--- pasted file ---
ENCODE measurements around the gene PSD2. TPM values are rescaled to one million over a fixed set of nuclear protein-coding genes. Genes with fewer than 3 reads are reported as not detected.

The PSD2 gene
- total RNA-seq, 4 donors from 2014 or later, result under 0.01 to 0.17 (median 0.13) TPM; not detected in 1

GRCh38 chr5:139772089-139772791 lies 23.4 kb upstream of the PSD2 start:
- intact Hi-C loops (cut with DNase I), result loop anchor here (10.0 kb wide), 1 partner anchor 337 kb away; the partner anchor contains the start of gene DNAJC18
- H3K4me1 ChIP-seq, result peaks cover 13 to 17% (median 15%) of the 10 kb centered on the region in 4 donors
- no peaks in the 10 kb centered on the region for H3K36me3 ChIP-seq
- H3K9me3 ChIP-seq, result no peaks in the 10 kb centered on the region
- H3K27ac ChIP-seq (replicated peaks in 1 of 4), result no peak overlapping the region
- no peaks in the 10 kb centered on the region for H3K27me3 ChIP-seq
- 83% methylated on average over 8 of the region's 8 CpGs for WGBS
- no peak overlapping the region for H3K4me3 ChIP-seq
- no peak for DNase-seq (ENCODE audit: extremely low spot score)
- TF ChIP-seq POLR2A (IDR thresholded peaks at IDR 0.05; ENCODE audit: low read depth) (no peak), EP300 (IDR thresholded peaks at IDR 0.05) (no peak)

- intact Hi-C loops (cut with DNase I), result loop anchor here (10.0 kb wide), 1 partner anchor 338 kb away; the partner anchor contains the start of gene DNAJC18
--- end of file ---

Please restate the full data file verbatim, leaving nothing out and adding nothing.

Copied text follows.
ENCODE measurements around the gene PSD2. TPM values are rescaled to one million over a fixed set of nuclear protein-coding genes. Genes with fewer than 3 reads are reported as not detected.

The PSD2 gene
- total RNA-seq, 4 donors from 2014 or later, result under 0.01 to 0.17 (median 0.13) TPM; not detected in 1

GRCh38 chr5:139772089-139772791 lies 23.4 kb upstream of the PSD2 start:
- intact Hi-C loops (cut with DNase I), result loop anchor here (10.0 kb wide), 1 partner anchor 337 kb away; the partner anchor contains the start of gene DNAJC18
- H3K4me1 ChIP-seq, result peaks cover 13 to 17% (median 15%) of the 10 kb centered on the region in 4 donors
- no peaks in the 10 kb centered on the region for H3K36me3 ChIP-seq
- H3K9me3 ChIP-seq, result no peaks in the 10 kb centered on the region
- H3K27ac ChIP-seq (replicated peaks in 1 of 4), result no peak overlapping the region
- no peaks in the 10 kb centered on the region for H3K27me3 ChIP-seq
- 83% methylated on average over 8 of the region's 8 CpGs for WGBS
- no peak overlapping the region for H3K4me3 ChIP-seq
- no peak for DNase-seq (ENCODE audit: extremely low spot score)
- TF ChIP-seq POLR2A (IDR thresholded peaks at IDR 0.05; ENCODE audit: low read depth) (no peak), EP300 (IDR thresholded peaks at IDR 0.05) (no peak)

- intact Hi-C loops (cut with DNase I), result loop anchor here (10.0 kb wide), 1 partner anchor 338 kb away; the partner anchor contains the start of gene DNAJC18